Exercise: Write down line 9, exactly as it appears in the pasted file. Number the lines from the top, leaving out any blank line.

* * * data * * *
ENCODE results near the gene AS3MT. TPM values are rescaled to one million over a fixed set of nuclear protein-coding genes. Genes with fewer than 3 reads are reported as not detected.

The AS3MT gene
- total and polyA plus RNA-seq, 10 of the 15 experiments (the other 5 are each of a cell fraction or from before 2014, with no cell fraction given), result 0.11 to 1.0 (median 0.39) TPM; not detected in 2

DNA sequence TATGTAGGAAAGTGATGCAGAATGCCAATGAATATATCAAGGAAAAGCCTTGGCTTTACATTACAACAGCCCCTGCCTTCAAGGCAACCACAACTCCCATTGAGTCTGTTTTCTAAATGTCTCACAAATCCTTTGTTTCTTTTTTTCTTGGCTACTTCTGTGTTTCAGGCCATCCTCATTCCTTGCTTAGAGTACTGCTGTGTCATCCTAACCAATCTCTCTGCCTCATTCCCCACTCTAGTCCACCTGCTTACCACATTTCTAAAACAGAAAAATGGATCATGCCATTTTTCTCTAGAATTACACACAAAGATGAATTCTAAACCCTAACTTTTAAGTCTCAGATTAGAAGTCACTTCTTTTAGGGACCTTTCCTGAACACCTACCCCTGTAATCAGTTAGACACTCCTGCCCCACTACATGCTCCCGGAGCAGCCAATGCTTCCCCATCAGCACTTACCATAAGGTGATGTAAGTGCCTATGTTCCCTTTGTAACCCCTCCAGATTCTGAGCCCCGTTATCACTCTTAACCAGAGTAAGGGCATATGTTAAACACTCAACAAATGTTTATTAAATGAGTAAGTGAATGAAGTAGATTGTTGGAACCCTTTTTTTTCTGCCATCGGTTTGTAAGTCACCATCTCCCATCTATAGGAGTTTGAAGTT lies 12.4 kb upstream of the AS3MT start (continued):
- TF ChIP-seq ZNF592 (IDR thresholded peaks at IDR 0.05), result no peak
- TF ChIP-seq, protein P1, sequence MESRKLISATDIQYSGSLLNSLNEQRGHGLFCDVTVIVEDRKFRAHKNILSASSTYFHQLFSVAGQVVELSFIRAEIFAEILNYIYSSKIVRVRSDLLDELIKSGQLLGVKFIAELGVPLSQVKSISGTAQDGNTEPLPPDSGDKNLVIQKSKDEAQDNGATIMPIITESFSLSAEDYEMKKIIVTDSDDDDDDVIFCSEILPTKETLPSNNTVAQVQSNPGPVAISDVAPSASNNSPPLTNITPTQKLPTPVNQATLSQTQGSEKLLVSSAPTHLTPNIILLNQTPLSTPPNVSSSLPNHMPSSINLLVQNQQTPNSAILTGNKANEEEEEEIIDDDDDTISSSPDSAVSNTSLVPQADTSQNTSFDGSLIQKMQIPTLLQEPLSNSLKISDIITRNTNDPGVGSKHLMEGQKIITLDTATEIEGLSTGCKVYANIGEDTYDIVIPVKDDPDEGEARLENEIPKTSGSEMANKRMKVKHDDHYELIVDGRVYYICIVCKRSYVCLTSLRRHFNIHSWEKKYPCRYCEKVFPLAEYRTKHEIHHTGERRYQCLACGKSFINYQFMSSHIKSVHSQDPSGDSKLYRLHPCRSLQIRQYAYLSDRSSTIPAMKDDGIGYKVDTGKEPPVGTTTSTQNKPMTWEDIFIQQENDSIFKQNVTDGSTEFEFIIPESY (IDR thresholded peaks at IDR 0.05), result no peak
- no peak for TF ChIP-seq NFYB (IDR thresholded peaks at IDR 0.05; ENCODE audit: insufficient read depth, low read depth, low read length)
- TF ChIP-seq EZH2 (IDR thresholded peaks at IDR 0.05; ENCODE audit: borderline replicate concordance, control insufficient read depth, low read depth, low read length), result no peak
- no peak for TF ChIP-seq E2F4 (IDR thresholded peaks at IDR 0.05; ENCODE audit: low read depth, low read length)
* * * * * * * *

- no peak for TF ChIP-seq E2F4 (IDR thresholded peaks at IDR 0.05; ENCODE audit: low read depth, low read length)